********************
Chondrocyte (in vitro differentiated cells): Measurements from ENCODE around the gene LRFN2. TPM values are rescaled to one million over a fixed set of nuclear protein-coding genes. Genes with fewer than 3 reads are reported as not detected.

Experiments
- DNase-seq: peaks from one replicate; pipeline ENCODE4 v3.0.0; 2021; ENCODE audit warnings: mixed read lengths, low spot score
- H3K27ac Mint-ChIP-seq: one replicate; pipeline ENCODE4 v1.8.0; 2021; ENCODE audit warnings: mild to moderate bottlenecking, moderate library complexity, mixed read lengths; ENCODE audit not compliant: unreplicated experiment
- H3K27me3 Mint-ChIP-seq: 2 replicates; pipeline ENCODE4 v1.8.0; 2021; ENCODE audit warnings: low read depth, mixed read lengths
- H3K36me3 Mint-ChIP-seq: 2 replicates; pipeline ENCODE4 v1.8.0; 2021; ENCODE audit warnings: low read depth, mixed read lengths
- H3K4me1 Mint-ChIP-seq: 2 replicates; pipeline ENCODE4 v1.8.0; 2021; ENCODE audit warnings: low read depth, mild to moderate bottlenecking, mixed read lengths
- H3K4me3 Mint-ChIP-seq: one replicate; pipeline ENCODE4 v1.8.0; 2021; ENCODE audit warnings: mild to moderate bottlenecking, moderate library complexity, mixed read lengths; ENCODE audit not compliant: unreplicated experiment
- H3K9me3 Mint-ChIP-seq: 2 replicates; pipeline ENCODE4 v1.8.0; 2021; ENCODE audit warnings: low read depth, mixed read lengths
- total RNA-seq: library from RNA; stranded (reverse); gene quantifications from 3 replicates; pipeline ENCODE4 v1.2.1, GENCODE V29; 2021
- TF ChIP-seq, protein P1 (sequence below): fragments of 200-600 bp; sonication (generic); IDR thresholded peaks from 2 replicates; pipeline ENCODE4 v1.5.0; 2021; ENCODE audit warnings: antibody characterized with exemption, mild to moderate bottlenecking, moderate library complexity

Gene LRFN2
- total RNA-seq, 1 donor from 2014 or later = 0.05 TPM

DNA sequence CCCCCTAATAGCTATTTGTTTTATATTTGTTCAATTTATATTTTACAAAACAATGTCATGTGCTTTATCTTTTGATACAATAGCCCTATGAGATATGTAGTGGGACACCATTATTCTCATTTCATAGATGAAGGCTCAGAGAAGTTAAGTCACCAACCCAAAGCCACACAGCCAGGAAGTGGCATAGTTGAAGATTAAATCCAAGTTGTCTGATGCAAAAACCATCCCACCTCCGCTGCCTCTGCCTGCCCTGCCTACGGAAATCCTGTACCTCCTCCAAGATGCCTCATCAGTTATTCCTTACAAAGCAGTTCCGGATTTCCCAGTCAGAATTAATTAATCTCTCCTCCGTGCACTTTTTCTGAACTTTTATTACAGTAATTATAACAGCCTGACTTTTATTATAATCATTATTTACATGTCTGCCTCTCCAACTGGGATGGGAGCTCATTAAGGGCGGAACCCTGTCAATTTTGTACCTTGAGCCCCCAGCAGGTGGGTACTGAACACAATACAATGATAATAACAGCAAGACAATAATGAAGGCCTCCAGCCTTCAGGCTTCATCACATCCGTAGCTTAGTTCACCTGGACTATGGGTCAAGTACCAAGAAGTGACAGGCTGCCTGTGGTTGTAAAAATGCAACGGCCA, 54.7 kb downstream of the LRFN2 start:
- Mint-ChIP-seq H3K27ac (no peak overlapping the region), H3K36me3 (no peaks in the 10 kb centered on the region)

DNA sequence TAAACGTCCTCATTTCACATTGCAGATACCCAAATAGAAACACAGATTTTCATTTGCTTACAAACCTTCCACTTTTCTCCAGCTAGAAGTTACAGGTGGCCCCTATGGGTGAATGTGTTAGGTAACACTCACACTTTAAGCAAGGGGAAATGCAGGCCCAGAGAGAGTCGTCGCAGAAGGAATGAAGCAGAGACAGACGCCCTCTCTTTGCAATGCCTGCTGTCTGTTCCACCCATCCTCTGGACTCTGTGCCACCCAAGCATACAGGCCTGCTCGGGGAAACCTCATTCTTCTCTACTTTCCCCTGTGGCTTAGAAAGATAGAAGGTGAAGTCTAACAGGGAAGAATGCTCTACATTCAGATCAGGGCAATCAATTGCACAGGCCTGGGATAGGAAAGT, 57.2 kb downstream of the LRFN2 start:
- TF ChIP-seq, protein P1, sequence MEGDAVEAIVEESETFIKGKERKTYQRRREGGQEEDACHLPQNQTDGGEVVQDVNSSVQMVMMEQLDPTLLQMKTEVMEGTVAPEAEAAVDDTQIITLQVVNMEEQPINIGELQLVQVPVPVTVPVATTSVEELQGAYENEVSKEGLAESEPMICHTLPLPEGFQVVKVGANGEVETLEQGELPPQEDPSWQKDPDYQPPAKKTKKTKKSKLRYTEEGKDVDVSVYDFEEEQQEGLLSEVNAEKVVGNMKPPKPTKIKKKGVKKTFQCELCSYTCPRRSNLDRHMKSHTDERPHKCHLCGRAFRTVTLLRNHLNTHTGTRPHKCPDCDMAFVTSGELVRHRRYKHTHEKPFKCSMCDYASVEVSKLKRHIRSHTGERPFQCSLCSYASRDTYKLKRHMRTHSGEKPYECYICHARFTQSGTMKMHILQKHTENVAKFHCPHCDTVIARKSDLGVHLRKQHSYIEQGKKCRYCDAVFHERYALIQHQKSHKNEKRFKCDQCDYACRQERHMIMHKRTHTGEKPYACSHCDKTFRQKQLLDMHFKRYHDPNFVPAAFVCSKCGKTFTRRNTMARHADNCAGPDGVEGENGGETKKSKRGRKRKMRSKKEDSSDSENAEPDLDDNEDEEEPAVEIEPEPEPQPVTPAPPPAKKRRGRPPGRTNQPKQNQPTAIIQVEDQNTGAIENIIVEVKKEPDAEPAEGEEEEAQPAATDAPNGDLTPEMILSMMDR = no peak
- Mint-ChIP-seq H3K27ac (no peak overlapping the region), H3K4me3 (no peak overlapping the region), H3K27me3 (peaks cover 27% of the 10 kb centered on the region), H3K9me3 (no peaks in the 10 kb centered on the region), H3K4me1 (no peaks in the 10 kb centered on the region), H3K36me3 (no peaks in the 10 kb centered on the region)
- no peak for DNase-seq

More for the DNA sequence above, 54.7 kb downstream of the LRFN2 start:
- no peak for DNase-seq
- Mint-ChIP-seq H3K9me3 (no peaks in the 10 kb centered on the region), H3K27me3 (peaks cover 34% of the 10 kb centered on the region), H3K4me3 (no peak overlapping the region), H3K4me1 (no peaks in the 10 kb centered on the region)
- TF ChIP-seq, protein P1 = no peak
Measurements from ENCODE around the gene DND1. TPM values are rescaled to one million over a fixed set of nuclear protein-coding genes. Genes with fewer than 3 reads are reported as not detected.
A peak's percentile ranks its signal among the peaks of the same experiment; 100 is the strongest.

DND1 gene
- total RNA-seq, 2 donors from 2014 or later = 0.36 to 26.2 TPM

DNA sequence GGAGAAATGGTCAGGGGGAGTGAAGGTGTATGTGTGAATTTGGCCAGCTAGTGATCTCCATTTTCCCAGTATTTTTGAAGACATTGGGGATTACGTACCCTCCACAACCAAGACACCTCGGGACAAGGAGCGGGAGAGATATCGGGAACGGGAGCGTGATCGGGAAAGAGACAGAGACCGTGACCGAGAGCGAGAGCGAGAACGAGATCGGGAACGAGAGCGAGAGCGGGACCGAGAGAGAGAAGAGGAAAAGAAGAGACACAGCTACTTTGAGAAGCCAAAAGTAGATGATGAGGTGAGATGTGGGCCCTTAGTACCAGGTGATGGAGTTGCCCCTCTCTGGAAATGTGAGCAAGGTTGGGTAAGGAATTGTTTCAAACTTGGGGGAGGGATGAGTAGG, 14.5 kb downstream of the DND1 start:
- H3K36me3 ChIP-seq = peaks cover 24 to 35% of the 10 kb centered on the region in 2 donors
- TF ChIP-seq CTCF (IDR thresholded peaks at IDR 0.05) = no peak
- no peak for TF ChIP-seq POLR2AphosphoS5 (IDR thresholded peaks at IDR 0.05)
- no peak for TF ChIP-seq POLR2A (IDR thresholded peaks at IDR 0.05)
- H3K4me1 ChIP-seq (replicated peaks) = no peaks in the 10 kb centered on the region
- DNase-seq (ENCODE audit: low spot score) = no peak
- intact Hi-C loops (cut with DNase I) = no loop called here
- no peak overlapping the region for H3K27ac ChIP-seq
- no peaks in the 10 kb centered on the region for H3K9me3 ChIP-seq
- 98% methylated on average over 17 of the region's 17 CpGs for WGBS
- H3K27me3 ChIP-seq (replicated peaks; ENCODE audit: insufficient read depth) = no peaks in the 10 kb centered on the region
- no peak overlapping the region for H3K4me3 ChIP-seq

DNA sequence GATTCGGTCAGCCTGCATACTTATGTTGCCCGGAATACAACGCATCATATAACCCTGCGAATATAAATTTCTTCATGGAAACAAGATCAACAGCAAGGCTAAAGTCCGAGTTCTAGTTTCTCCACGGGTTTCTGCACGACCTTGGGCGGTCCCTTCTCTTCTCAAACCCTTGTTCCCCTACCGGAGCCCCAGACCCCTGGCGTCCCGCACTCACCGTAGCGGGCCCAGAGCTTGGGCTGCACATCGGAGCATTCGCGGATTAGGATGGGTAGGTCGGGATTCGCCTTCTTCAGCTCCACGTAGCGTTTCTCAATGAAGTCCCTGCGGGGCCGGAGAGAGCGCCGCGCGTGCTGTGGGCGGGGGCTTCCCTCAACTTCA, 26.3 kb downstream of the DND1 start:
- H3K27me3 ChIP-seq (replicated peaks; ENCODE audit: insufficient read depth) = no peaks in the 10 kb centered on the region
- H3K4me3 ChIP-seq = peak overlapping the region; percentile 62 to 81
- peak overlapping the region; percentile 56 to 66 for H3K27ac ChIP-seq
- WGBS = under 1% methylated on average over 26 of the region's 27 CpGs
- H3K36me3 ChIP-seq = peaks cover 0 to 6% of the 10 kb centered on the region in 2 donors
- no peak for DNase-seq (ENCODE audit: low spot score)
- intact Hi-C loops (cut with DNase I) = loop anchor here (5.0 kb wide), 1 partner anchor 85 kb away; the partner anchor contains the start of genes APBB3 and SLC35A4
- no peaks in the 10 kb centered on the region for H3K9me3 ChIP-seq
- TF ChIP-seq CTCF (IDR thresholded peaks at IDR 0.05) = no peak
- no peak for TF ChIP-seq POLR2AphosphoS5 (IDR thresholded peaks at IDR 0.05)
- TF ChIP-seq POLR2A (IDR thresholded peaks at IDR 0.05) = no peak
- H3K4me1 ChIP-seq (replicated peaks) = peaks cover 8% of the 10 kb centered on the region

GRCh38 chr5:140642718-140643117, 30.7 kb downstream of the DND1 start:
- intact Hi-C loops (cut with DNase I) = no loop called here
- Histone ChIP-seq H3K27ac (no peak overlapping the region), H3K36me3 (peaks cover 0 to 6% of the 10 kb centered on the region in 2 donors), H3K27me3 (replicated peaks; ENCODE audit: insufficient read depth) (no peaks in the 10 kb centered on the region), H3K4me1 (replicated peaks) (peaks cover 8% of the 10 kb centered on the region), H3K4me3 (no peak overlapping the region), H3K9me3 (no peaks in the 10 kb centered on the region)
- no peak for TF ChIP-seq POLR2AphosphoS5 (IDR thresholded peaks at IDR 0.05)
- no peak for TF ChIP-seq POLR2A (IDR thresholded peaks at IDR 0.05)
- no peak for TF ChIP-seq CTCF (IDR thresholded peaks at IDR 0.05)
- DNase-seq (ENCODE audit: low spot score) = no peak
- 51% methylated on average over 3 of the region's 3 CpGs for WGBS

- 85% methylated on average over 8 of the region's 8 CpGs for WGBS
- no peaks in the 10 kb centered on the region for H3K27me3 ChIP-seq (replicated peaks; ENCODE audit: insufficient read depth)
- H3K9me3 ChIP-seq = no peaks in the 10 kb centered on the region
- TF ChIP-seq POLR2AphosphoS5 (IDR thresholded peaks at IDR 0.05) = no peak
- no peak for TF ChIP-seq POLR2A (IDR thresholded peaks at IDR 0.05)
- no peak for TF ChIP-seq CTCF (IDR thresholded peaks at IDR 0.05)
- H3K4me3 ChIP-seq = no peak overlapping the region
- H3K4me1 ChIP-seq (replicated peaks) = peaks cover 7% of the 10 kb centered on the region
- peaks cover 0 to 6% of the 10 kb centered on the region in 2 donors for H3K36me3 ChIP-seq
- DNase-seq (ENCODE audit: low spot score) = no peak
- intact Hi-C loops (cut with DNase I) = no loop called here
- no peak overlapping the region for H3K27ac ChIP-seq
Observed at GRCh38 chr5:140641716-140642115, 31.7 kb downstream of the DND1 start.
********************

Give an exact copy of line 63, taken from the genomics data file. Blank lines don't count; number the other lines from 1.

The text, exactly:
- no peaks in the 10 kb centered on the region for H3K27me3 ChIP-seq (replicated peaks; ENCODE audit: insufficient read depth)